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Exploring the exec system call with Go

5 minutes

If you’ve created a Docker container, you’ve likely seen a docker-entrypoint.sh script which ends with exec $@. The ENTRYPOINT directive is a common way to add some sort of initialization to a docker container. It can be used to update some configuration based on environment variables passed to the container, generate some random data or do anything else necessary for the process to start. Today I want to focus on the exec $@ line that such an entrypoint script often ends with.

Until recently, my understanding of exec $@ was limited to “runs the arguments passed to the script at the end”. It was enough for me to use it, but not to be able to actually explain it. Then, one day I wanted to write a Docker entrypoint in Go instead of bash. My usual way of shelling out to another process with os/exec wouldn’t work here. A process started with os/exec is still managed by the original process. I wanted my entrypoint to do its thing, but then let the next process take over completely. That’s what exec $@ does. So, I had to figure out how to express that in Go. Google didn’t really help, but I asked in the Gophers Slack and Kevin Burke pointed me to syscall.Exec and showed me a quick example of his own. Soon enough, I had an example of my own:

package entrypoint

func Exec() {
	flag.Parse()
	if len(os.Args) == 1 {
		return
	}
	cmd, err := exec.LookPath(os.Args[1])
	if err != nil {
		log.Fatal(err)
	}
	if err := syscall.Exec(cmd, flag.Args(), os.Environ()); err != nil {
		log.Fatal(err)
	}
}

I could now add entrypoint.Exec() at the end of a Go script and have it behave exactly like the shell one liner.

syscall.Exec and its properties

// Exec invokes the execve(2) system call.
func Exec(argv0 string, argv []string, envv []string) (err error) {

The godoc for syscall.Exec points us at man 2 execve.

execve() transforms the calling process into a new process. The new process is constructed from an ordinary file, whose name is pointed to by path, called the new process file. This file is either an executable object file, or a file of data for an interpreter.

The man page is helpful, but it reads like it was written for C programmers, so writing a few working examples is actually more productive. I started with something simple. Trying to call ls -al.

func main() {
	err := syscall.Exec("/bin/ls", []string{"-al"}, os.Environ())
	log.Println(err)
}

Unfortunately, it did not work. After some trial an error, I realized I must have the binary name as the first argument in my args slice. The first argument to exec is the path, and the second is an array of arguments, starting with the command name.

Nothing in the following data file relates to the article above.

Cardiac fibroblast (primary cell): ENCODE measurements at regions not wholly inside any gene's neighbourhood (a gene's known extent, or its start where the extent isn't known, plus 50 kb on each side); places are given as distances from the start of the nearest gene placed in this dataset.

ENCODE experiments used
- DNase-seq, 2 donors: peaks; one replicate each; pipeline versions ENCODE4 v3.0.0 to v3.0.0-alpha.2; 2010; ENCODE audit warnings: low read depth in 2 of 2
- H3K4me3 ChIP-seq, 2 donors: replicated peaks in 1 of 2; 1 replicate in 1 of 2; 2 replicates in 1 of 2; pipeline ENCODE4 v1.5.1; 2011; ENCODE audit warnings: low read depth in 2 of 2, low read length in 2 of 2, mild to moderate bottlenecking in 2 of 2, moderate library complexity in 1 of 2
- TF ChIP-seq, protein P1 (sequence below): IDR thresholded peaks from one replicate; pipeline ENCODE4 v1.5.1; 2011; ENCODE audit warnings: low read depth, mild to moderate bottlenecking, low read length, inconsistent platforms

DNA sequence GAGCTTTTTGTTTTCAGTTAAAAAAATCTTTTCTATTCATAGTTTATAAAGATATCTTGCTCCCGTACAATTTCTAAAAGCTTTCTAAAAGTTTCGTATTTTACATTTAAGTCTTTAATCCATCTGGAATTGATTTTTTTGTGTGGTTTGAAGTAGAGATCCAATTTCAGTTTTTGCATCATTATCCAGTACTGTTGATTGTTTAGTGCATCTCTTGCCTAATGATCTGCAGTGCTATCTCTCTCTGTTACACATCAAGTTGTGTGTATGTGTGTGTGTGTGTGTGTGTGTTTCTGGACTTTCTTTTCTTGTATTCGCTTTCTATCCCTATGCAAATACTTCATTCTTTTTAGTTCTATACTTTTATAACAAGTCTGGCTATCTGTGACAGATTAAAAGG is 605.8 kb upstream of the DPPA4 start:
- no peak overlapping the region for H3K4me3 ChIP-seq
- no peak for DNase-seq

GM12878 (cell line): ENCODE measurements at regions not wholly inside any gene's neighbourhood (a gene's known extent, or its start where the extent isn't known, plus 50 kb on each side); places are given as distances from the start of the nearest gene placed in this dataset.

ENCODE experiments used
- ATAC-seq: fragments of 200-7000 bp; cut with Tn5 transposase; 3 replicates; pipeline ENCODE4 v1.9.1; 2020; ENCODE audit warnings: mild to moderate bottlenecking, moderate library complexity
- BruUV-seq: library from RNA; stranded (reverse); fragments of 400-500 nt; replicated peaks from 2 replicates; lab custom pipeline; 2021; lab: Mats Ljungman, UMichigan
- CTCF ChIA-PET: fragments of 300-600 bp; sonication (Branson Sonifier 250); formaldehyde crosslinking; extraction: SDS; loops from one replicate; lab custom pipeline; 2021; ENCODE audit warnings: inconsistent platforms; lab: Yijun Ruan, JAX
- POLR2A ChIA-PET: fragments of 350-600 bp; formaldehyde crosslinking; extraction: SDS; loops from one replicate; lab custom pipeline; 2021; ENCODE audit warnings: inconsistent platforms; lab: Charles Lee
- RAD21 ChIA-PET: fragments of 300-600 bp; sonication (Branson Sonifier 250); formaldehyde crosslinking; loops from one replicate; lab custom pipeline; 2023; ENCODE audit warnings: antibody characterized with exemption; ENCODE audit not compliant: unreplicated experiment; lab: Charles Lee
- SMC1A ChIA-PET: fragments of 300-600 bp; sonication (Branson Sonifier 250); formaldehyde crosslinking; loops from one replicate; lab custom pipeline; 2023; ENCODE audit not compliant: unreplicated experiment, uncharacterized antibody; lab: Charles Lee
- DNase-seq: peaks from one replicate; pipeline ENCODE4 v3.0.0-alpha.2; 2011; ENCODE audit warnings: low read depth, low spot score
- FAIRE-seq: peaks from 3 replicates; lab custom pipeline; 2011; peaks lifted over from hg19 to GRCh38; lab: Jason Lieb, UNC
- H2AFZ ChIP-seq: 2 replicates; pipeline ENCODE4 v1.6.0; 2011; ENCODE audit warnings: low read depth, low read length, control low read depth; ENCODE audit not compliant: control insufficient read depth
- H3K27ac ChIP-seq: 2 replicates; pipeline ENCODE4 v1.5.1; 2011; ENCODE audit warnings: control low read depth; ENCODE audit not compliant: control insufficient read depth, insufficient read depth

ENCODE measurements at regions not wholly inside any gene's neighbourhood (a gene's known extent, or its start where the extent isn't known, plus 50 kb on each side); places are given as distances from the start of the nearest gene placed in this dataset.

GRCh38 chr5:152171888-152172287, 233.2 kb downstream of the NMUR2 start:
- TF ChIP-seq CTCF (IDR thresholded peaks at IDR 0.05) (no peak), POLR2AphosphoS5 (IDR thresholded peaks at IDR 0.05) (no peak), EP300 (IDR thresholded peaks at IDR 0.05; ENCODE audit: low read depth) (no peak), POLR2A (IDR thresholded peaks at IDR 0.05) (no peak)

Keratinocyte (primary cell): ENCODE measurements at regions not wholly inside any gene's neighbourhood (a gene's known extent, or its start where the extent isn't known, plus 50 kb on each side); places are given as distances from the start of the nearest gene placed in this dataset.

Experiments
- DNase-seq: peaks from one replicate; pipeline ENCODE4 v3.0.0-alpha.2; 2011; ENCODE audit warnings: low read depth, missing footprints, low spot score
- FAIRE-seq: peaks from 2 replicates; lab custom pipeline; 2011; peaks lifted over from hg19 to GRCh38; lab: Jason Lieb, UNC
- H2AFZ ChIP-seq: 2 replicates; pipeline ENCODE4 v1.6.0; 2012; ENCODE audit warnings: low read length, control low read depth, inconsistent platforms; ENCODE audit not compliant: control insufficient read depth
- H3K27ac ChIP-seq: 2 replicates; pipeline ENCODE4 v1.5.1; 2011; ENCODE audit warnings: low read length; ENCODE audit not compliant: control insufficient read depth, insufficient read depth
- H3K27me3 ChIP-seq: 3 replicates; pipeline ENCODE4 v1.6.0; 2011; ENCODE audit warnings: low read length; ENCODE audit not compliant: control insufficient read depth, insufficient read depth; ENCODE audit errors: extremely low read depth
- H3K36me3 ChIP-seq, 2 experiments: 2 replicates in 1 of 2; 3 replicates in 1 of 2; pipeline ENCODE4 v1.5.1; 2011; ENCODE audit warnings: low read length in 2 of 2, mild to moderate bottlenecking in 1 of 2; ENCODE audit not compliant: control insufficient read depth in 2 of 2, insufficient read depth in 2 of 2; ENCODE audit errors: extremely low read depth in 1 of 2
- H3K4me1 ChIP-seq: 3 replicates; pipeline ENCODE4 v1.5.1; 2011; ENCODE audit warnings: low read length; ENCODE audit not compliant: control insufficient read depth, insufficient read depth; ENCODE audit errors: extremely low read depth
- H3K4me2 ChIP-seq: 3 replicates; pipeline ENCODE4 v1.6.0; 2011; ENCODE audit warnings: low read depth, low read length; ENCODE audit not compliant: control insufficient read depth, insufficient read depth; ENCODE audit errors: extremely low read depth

func main() {
	err := syscall.Exec("/bin/ls", []string{"ls","-al"}, os.Environ())
	log.Println(err)
}

The example above works, but still doesn’t tell us much about what is actually happening. Let’s add a few debug statements to our program.
I wrote a small binary which prints its process ID, calls exec with its own path and arguments and prints a goodbye string before exiting.

func main() {
	fmt.Printf("%s: pid is %d\n", os.Args[0], os.Getpid())
	if err := syscall.Exec(os.Args[0], os.Args, os.Environ()); err != nil {
		log.Fatal(err)
	}
	fmt.Println("goodbye")
}

Here is the output of running my ./exec-self binary:

./exec-self: pid is 55415
./exec-self: pid is 55415
./exec-self: pid is 55415
./exec-self: pid is 55415
./exec-self: pid is 55415
./exec-self: pid is 55415
./exec-self: pid is 55415

Two interesting details immediately pop out: 1. The pid stays the same. 2. goodbye is never printed.

With that observation we can conclude that a process created by syscall.Exec will inherit its process ID and completely replace the original. Looking at the manpage shows that a range of other properties of the original process are inherited, such as working directory and open file descriptors. Until now I was just using exec $@ in my Docker entrypoint scripts, but now having a better understanding of exec, I see lots of ways I can take advantage of it in my work.

Deploying a Go binary to Heroku

I did get to use the exec syscall recently, while working on deploying an application to Heroku. At work we release our product as a Go binary which users can run on their own. One of the deployment methods we wanted to support right away was a Click to Deploy button for Heroku. The Kolide app is written with the guidelines of a 12 factor app in mind, so deploying to Heroku should be simple. However, Heroku does not provide a immediately obvious way of deploying an arbitrary binary to its platform. You must go through their buildpack process. There were a few things I could’ve done, such as committing the binary to a git repo. I chose to use the Go buildpack to write a script which:

  1. Downloads the latest.zip folder from our download site.
  2. Extracts the linux binary from the zip and writes it as an executable to disk.
  3. Sets all the required environment vars necessary for our binary to run.
  4. Uses syscall.Exec to start the real process once setup is complete.

The above strategy proved to work out quite well and I had a working script in no time. With the exception of importing the mysql library to parse a DSN string, I was able to accomplish everything with the Go standard library. You can see the entire script as part of the 1-Click Deploy pull request.